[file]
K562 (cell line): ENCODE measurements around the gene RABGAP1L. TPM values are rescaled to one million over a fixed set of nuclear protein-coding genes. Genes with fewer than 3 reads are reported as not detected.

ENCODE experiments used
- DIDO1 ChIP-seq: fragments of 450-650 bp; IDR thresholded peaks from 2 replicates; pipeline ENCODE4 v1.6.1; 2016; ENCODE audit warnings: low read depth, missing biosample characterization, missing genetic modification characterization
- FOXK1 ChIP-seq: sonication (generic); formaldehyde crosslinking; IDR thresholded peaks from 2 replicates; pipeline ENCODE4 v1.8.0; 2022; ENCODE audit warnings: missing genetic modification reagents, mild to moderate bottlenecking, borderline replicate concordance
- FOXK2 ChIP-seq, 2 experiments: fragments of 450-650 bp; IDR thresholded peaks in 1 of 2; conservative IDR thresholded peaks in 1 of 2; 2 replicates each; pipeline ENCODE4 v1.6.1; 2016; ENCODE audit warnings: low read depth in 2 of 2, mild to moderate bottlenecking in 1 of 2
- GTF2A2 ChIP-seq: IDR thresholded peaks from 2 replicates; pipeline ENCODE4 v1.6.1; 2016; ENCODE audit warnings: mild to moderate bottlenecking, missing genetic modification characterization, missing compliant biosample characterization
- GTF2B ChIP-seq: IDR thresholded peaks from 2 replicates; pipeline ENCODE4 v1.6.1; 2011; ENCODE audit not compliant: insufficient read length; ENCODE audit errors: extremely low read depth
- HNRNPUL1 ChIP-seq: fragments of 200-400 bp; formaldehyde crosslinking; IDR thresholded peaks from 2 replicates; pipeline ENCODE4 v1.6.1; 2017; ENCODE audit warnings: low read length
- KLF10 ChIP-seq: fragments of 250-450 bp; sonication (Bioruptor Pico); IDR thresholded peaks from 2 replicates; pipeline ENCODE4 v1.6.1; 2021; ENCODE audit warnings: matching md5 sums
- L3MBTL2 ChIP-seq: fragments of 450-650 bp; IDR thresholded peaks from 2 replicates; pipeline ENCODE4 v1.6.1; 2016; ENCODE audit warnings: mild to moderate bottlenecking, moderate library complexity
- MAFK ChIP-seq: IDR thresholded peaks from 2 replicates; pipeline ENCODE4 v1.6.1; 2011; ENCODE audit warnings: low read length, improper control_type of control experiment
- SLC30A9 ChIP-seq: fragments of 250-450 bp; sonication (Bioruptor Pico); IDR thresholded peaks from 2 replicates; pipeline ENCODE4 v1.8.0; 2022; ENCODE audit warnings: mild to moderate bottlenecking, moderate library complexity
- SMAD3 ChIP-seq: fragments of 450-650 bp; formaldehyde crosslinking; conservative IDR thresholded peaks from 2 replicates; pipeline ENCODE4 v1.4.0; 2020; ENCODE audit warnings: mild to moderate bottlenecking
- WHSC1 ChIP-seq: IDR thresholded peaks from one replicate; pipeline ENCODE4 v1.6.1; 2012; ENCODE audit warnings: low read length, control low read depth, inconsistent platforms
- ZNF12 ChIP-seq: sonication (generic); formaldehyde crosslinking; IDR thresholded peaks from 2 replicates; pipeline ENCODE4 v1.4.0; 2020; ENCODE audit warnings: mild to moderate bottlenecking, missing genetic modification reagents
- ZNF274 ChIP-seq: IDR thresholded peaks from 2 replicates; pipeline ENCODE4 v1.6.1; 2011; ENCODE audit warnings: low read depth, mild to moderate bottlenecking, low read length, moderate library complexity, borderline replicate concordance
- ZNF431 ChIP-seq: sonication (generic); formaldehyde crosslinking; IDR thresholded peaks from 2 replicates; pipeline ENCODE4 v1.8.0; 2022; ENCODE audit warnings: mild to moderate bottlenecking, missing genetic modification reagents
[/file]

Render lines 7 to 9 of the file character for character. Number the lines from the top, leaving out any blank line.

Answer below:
- GTF2B ChIP-seq: IDR thresholded peaks from 2 replicates; pipeline ENCODE4 v1.6.1; 2011; ENCODE audit not compliant: insufficient read length; ENCODE audit errors: extremely low read depth
- HNRNPUL1 ChIP-seq: fragments of 200-400 bp; formaldehyde crosslinking; IDR thresholded peaks from 2 replicates; pipeline ENCODE4 v1.6.1; 2017; ENCODE audit warnings: low read length
- KLF10 ChIP-seq: fragments of 250-450 bp; sonication (Bioruptor Pico); IDR thresholded peaks from 2 replicates; pipeline ENCODE4 v1.6.1; 2021; ENCODE audit warnings: matching md5 sums